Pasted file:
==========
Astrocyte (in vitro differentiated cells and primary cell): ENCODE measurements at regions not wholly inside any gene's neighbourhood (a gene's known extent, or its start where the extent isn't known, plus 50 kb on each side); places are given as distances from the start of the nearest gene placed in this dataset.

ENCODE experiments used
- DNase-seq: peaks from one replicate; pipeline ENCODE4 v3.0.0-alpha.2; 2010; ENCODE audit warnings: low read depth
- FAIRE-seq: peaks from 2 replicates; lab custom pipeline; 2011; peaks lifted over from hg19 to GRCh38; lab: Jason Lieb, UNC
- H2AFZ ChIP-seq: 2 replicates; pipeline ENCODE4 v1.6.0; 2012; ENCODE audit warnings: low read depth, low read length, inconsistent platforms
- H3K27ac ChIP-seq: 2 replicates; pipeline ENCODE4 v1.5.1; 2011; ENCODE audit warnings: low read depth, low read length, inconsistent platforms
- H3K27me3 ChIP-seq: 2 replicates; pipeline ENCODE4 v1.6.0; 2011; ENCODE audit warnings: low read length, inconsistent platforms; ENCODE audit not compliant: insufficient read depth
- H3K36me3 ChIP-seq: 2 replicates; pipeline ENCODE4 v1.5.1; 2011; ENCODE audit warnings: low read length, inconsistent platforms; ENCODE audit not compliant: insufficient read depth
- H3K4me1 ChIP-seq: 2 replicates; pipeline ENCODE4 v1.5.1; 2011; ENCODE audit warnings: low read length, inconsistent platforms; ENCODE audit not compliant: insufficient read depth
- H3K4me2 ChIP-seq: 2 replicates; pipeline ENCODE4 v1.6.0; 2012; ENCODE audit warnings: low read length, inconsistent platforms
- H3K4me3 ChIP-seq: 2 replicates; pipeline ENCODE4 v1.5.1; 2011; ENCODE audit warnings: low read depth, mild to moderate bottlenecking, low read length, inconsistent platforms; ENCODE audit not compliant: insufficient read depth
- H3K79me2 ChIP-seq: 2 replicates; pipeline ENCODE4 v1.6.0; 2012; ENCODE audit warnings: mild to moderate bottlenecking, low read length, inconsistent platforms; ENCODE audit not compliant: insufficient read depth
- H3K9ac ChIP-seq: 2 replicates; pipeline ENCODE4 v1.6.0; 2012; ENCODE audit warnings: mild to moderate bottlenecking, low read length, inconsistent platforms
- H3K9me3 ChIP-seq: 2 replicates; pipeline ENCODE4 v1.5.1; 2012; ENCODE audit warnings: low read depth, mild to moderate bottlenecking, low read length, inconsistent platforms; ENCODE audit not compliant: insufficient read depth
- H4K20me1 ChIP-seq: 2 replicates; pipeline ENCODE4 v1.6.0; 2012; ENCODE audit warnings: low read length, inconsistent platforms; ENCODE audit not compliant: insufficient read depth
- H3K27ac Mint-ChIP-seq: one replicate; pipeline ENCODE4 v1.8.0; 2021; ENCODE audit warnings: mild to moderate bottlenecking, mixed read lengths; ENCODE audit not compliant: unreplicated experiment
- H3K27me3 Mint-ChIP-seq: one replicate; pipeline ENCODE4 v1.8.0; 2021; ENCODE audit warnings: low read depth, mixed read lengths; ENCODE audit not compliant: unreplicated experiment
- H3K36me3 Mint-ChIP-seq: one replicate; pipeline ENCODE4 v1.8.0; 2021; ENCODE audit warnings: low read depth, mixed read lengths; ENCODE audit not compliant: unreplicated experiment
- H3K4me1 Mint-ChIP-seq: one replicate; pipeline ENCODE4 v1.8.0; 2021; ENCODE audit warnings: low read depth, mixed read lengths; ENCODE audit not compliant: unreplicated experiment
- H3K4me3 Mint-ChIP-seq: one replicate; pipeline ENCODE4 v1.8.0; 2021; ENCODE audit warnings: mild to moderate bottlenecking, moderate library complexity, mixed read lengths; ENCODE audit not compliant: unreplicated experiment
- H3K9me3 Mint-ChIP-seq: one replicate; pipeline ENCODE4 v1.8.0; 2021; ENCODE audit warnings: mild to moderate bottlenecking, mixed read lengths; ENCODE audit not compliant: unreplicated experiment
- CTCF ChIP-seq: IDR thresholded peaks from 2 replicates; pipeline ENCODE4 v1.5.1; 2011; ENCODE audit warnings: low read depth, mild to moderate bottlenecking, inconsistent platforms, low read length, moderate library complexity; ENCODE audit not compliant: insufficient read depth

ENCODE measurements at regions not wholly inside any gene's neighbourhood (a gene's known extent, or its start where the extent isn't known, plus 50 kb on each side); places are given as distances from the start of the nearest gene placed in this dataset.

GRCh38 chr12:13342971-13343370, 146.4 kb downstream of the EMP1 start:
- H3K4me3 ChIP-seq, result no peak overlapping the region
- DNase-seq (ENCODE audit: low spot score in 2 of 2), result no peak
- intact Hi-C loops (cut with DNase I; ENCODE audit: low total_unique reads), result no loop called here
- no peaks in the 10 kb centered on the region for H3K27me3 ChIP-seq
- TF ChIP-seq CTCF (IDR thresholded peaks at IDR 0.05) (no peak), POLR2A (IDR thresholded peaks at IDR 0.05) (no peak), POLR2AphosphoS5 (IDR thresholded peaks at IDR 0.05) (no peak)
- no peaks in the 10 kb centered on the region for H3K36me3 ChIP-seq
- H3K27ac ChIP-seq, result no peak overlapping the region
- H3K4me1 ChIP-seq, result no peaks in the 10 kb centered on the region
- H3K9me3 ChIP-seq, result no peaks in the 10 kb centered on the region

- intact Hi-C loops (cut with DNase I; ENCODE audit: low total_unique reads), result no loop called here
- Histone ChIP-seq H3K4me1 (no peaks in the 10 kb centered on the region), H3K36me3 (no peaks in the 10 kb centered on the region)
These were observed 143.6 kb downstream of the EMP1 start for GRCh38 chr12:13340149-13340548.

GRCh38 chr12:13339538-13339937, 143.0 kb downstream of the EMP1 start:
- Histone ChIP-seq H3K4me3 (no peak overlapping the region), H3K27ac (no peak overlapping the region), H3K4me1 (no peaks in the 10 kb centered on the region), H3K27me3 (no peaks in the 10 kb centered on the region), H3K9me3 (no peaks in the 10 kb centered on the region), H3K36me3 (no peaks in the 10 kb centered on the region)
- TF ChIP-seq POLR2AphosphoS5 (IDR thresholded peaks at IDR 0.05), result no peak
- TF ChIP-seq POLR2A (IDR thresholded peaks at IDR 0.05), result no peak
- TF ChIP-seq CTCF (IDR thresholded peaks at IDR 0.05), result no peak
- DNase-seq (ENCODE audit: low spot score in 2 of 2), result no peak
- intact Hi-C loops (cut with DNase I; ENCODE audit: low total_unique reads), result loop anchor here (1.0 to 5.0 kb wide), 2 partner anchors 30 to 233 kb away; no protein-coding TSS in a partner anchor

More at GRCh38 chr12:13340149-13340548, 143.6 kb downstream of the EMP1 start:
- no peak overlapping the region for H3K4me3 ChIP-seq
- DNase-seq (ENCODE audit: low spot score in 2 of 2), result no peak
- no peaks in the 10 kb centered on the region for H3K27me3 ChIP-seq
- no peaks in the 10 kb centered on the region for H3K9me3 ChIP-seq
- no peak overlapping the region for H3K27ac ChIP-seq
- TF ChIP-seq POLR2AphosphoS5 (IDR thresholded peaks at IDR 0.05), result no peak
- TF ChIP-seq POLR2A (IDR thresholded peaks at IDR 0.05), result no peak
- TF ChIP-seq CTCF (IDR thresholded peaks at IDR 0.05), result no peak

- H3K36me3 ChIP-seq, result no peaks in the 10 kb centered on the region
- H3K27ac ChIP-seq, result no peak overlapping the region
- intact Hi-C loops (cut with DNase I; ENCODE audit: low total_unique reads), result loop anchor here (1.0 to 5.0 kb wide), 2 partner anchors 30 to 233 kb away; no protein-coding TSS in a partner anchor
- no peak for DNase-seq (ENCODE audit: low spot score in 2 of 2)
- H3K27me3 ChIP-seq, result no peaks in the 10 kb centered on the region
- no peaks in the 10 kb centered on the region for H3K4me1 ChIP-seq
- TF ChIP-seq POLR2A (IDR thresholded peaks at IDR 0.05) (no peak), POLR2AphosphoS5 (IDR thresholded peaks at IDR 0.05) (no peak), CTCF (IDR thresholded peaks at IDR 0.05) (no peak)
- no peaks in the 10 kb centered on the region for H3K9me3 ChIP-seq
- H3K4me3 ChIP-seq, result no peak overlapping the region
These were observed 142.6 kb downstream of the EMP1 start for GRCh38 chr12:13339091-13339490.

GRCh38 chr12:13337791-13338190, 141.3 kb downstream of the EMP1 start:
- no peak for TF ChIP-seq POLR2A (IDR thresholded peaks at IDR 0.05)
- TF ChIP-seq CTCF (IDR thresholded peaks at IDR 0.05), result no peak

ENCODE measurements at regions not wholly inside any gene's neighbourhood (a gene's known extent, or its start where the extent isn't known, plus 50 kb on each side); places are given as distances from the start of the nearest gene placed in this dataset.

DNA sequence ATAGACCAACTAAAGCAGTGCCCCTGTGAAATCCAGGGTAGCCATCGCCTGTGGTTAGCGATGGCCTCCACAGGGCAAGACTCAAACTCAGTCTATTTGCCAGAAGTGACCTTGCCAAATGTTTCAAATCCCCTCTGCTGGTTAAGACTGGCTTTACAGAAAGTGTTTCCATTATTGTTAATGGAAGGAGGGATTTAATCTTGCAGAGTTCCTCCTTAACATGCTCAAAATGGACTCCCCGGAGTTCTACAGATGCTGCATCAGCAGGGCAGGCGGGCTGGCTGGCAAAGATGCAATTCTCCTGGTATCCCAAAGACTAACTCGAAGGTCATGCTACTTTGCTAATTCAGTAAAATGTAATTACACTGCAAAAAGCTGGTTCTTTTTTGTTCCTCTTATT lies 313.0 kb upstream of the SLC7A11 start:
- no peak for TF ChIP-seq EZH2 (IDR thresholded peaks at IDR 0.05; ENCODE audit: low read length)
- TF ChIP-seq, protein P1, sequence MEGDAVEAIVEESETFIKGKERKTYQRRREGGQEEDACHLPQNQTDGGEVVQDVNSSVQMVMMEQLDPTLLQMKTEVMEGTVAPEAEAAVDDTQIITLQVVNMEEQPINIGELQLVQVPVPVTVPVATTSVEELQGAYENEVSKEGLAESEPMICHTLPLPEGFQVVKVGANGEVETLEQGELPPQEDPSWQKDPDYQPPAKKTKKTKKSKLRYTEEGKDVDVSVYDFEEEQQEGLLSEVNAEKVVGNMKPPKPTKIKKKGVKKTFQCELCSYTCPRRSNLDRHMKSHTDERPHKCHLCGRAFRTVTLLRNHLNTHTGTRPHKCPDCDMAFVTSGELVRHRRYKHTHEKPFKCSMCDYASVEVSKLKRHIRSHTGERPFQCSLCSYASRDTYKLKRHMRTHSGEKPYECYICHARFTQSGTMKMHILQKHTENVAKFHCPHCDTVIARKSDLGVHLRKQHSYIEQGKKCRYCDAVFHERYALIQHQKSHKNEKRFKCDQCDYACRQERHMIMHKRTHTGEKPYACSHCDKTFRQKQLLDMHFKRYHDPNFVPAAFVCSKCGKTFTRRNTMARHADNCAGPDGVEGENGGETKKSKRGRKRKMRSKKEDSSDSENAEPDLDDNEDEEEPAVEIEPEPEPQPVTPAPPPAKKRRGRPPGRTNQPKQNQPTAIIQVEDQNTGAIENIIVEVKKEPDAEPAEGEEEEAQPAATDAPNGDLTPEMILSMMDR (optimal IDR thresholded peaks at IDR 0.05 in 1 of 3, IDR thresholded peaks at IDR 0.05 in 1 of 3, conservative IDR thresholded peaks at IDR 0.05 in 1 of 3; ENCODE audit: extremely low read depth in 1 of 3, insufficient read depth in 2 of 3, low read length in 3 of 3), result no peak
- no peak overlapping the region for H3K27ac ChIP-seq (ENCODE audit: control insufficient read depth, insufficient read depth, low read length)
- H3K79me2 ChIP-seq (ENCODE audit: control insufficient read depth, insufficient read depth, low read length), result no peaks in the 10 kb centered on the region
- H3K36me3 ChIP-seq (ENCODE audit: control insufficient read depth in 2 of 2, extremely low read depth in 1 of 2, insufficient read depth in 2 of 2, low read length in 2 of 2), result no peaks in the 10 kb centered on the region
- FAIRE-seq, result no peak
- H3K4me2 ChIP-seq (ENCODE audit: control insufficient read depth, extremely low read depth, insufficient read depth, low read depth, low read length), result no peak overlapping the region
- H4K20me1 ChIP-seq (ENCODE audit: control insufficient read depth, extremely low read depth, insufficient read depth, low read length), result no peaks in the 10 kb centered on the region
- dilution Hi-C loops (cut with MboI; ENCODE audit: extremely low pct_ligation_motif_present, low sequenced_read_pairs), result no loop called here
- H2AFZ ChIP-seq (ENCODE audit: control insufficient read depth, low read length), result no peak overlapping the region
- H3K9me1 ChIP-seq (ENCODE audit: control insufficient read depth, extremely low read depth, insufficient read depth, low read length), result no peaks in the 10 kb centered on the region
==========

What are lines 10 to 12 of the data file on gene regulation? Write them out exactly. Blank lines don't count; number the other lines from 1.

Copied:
- H3K4me2 ChIP-seq: 2 replicates; pipeline ENCODE4 v1.6.0; 2012; ENCODE audit warnings: low read length, inconsistent platforms
- H3K4me3 ChIP-seq: 2 replicates; pipeline ENCODE4 v1.5.1; 2011; ENCODE audit warnings: low read depth, mild to moderate bottlenecking, low read length, inconsistent platforms; ENCODE audit not compliant: insufficient read depth
- H3K79me2 ChIP-seq: 2 replicates; pipeline ENCODE4 v1.6.0; 2012; ENCODE audit warnings: mild to moderate bottlenecking, low read length, inconsistent platforms; ENCODE audit not compliant: insufficient read depth